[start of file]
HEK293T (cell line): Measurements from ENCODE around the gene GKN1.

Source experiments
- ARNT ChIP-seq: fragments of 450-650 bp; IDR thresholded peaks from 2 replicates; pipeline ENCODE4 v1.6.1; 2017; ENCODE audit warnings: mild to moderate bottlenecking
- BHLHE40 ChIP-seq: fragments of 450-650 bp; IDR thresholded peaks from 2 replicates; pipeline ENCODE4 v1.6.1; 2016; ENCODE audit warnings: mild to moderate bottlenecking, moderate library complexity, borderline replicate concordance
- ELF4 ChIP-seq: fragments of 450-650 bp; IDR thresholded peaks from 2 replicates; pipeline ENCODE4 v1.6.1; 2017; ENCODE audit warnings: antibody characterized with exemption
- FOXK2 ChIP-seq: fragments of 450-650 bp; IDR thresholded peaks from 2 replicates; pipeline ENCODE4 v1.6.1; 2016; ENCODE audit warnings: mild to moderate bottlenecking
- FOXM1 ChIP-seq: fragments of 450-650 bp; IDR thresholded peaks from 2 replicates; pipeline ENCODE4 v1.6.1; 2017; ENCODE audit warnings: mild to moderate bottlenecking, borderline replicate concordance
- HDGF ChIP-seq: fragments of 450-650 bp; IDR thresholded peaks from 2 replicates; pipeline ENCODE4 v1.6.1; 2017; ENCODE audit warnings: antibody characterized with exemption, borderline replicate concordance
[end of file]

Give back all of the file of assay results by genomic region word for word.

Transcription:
HEK293T (cell line): Measurements from ENCODE around the gene GKN1.

Source experiments
- ARNT ChIP-seq: fragments of 450-650 bp; IDR thresholded peaks from 2 replicates; pipeline ENCODE4 v1.6.1; 2017; ENCODE audit warnings: mild to moderate bottlenecking
- BHLHE40 ChIP-seq: fragments of 450-650 bp; IDR thresholded peaks from 2 replicates; pipeline ENCODE4 v1.6.1; 2016; ENCODE audit warnings: mild to moderate bottlenecking, moderate library complexity, borderline replicate concordance
- ELF4 ChIP-seq: fragments of 450-650 bp; IDR thresholded peaks from 2 replicates; pipeline ENCODE4 v1.6.1; 2017; ENCODE audit warnings: antibody characterized with exemption
- FOXK2 ChIP-seq: fragments of 450-650 bp; IDR thresholded peaks from 2 replicates; pipeline ENCODE4 v1.6.1; 2016; ENCODE audit warnings: mild to moderate bottlenecking
- FOXM1 ChIP-seq: fragments of 450-650 bp; IDR thresholded peaks from 2 replicates; pipeline ENCODE4 v1.6.1; 2017; ENCODE audit warnings: mild to moderate bottlenecking, borderline replicate concordance
- HDGF ChIP-seq: fragments of 450-650 bp; IDR thresholded peaks from 2 replicates; pipeline ENCODE4 v1.6.1; 2017; ENCODE audit warnings: antibody characterized with exemption, borderline replicate concordance